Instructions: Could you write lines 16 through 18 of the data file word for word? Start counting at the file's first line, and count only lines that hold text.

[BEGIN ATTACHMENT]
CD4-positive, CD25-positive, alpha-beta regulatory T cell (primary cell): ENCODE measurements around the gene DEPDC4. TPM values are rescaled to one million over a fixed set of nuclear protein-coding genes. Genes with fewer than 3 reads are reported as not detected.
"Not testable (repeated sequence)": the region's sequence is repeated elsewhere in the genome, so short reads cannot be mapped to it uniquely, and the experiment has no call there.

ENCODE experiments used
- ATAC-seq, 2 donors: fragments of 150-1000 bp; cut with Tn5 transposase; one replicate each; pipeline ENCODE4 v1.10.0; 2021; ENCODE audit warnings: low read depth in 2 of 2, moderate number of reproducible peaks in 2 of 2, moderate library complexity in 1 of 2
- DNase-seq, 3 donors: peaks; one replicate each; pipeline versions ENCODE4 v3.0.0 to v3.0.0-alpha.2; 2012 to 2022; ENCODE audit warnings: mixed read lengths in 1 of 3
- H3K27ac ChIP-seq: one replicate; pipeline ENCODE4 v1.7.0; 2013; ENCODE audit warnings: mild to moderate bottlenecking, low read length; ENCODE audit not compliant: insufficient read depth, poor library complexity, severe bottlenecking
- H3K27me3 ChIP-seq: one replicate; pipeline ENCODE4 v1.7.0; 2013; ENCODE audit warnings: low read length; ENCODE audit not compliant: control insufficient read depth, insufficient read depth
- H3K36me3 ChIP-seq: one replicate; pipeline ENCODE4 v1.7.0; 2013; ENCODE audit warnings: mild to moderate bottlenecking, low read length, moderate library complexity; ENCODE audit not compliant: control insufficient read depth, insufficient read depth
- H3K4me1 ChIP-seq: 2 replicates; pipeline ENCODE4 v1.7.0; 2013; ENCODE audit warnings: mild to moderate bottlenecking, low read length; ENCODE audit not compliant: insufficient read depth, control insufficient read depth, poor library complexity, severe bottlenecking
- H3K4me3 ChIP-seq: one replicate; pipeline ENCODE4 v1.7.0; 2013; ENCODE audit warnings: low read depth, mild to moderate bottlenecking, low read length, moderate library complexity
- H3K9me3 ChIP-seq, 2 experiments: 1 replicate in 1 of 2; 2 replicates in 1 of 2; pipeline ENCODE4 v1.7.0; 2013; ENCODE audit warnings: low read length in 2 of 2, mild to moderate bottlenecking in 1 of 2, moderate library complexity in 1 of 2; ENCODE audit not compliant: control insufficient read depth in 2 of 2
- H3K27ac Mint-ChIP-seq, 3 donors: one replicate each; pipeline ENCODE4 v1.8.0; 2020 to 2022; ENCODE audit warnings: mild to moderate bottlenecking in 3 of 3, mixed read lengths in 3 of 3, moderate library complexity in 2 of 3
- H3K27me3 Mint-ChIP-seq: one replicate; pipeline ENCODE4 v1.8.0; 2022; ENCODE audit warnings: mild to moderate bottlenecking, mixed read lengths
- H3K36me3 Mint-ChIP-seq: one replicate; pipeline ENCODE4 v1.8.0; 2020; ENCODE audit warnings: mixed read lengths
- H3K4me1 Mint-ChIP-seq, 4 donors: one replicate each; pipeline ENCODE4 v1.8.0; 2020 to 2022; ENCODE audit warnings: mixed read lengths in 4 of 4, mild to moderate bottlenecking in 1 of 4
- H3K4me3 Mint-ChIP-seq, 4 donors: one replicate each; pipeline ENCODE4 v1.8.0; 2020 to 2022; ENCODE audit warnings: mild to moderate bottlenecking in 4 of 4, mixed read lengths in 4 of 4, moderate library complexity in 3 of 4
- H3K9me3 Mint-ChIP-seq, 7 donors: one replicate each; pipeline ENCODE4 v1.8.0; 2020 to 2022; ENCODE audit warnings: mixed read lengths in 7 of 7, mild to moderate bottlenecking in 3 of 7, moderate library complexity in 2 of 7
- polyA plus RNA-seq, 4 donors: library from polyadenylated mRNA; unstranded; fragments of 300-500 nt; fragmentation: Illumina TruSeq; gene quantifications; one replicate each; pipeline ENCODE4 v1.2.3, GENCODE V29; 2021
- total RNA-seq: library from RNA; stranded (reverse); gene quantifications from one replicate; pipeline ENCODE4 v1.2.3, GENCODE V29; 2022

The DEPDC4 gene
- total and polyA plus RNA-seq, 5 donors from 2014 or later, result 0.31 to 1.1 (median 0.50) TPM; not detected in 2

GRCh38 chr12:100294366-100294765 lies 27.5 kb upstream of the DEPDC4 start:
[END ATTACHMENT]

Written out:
- H3K4me3 Mint-ChIP-seq, 4 donors: one replicate each; pipeline ENCODE4 v1.8.0; 2020 to 2022; ENCODE audit warnings: mild to moderate bottlenecking in 4 of 4, mixed read lengths in 4 of 4, moderate library complexity in 3 of 4
- H3K9me3 Mint-ChIP-seq, 7 donors: one replicate each; pipeline ENCODE4 v1.8.0; 2020 to 2022; ENCODE audit warnings: mixed read lengths in 7 of 7, mild to moderate bottlenecking in 3 of 7, moderate library complexity in 2 of 7
- polyA plus RNA-seq, 4 donors: library from polyadenylated mRNA; unstranded; fragments of 300-500 nt; fragmentation: Illumina TruSeq; gene quantifications; one replicate each; pipeline ENCODE4 v1.2.3, GENCODE V29; 2021